Thursday, January 12, 2012


It's been a good week here. I've finally, after five years of parenting, gotten the hang of scheduling a day. In my defense, the first five years have been unpredictable with at least one diapered, preverbal, nocturnal kiddo in the mix. And until now, I've not really understood how to do this without feeling like I was manipulating the kids. Our days have been going something like this: breakfast, chores, story/devotional time, playtime/errands, lunch, more chores, nap for Owen, table time for the older kids and then a story and quiet time.

(Oh, a quick tip. I found a customizable chore chart application online. You can create your own chore chart with days of the week and whatever chores you want them to do and even put a picture on it for the kids to color. Check it out.)

Table time has been a big hit with Danny and Fiona. We do school-type work, crafts or sensory play such as rice, play dough or magnetic chips and wands. The past few days I've been working with Danny on handwriting. He likes to use an alphabet stencil that I have and do letter tracing. Today, though, for the first time in a week, we didn't do table time. There was a closet that needed to be cleaned. Badly. However, around 1:30, the two of them spontaneously gathered up notebooks and pencils and began writing and drawing. Danny even continued this activity during his quiet time.

That's a little spooky, but I'll take it. Anything to give Danny a little focus and direction. Five year olds are full of energy and bright ideas, apparently. At least once a day, I hear this:  

I can do that ... because I'm five.

Are you trying to lick your chest? Yes. Yes, he is. Because he's five.

Um, Aunt Josee, Danny's eating dirt. Of course, he is. We told her that it's because he's five.

Why did you throw the bat? Were you angry?
No. I needed to get it out of my hand. So, of course, throwing it and hitting his brother in the head was the logical solution.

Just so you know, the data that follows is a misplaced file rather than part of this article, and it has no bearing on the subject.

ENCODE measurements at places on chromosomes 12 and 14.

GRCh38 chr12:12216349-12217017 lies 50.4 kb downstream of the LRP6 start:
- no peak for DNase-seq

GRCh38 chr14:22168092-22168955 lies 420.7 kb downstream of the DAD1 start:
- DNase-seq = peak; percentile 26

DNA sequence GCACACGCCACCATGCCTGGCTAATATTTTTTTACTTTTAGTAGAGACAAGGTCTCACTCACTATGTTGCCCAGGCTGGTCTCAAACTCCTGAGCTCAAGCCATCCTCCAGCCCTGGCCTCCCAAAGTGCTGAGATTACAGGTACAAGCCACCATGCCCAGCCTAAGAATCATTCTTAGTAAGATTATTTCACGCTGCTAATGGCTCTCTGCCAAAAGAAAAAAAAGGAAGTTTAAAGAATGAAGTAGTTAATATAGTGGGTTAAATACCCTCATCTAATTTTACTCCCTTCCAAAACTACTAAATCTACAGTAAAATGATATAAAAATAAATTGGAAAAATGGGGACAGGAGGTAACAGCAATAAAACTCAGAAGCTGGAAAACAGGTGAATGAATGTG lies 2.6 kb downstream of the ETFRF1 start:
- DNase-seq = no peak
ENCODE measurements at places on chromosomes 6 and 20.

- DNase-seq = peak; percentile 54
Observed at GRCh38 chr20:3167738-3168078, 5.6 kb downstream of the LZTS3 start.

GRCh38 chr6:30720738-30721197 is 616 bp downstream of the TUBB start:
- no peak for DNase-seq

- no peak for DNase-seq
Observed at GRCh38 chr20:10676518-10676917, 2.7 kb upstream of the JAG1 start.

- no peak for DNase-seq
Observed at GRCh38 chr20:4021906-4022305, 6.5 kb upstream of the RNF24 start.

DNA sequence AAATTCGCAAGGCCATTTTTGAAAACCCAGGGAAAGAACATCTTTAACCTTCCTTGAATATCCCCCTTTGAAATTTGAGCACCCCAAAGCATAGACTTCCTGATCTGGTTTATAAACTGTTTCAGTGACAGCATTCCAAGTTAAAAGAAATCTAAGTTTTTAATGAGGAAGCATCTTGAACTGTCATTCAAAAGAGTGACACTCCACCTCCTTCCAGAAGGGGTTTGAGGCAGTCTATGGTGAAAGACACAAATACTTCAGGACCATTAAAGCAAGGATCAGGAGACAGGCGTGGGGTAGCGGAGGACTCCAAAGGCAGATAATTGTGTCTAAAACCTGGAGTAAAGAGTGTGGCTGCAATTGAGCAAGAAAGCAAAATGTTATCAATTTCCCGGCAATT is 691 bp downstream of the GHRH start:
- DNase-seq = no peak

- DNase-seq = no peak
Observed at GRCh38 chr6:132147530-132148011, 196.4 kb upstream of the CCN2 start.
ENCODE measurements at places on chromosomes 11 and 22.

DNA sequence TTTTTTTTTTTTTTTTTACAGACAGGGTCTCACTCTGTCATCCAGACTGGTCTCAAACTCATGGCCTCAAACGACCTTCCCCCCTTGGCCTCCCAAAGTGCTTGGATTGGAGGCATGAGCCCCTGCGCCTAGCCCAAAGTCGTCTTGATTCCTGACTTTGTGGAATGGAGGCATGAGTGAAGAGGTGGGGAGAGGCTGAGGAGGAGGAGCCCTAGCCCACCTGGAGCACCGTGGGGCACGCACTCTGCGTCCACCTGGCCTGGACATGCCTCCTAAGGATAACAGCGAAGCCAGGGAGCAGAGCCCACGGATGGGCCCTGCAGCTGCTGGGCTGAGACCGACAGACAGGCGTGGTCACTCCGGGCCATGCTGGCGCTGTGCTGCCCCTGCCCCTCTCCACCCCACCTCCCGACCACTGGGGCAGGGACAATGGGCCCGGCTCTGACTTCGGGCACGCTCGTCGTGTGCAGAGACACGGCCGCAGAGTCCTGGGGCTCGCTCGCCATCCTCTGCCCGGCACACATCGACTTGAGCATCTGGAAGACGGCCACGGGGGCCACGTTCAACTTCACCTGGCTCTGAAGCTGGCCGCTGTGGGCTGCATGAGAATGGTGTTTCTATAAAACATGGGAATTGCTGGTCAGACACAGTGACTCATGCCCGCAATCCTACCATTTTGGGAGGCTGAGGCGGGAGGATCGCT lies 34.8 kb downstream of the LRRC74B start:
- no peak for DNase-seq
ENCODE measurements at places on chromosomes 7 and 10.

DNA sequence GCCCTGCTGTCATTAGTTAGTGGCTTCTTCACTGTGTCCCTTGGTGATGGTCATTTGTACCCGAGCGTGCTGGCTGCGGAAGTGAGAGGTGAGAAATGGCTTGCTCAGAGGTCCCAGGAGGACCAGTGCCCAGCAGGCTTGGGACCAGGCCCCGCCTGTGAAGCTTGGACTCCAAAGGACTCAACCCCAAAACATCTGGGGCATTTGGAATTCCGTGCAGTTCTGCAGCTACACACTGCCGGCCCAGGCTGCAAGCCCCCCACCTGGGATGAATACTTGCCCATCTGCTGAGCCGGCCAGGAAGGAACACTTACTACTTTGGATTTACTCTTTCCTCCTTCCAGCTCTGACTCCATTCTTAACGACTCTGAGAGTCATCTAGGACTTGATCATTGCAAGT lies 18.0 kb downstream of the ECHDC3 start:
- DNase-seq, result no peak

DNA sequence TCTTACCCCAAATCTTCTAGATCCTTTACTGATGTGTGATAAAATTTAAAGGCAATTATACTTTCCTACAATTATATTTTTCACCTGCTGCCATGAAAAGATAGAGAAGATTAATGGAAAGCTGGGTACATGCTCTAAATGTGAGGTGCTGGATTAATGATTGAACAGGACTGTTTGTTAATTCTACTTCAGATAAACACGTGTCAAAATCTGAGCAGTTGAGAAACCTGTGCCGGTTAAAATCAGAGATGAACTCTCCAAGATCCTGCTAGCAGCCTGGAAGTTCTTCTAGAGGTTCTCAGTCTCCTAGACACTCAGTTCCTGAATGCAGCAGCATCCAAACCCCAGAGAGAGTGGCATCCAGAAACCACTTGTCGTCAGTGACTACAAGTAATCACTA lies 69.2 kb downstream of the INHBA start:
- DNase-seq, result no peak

Hey, I can make mashed potatoes with the new Kitchen Aid, I tell Jim. Danny overheard us and offered his two cents.
Or you can use the can crusher. Five year olds are just brilliant.

Just stop doing anything that you think is a good idea, I told Danny after three consecutive poor choices.

You can get up when you stop asking questions. 
I've stopped asking questions now. Sigh. That wasn't technically a question. Outsmarted by a 5 year old.

And he's also experimenting with lying or just telling stories.

Danny, did you make this mess? 
No, the monster did it. 
Danny, I know you're not telling me the truth. 

He still insisted that the monster did it. This went on for a few days until I realized that I didn't need to be right on this one. So I changed tactics.

Danny, did you make this mess. 
No, the monster did it. 
Well, you are the monster's personal assistant, so you're going to clean it up. 

The kids are kind of getting along. While I'm still in bed, I hear Danny and Fiona playing together rather well. I just love listening to them play in the morning. Of course, by the end of the day, cooperative play turns conspiratorial:

Why are you guys all holding hands? Jim asks as the three of them wander through the dining room with Fiona in the lead. Aw, man, something bad is going to happen. FiFi's leading them somewhere.

American woomba, Danny sings. I told him it was American Woman, but he insisted on woomba.

Danny, stop, turn around and look at me.
I don't like that word, he whimpered. He was referring to the word stop. I'm actually stunned that he is so articulate.

You guys need a rest today. You're not feeling well.
I'm not sick, Danny says. 
You told me you were sick when we were at Josh's house.
My underwear might have been too tight.

Owen hasn't been sleeping too well. We've been waiting to see what breakthrough awaits us.

NO. NO. NO. NO, Owen shouts at Jim.
Oh, no, Jim said. That's what he's been working on. Verbalizing defiance.   

Read this book, Owen says as he brings me book after book. Pretty soon I have a pile of books on my lap. And then he leaves.

Leave the table, Fiona. You're just causing trouble now instead of eating.
Trouble, Owen repeated. Trouble, trouble, trouble, he continued, pointing at Fiona.

Speaking of trouble ...

What the heck was she doing up there? I ask Jim after he went up to check on Fiona. We heard babbling.
Talking to herself in the mirror.

Do you know what she was doing up there?
Um, no. I was actually afraid to guess.
Danny's fast asleep and she's up on his bed with the radio cranked up. 

I want another kiss ... on the bum, Fiona says. Wait, did she just ask me to kiss her butt?

Have a great weekend.

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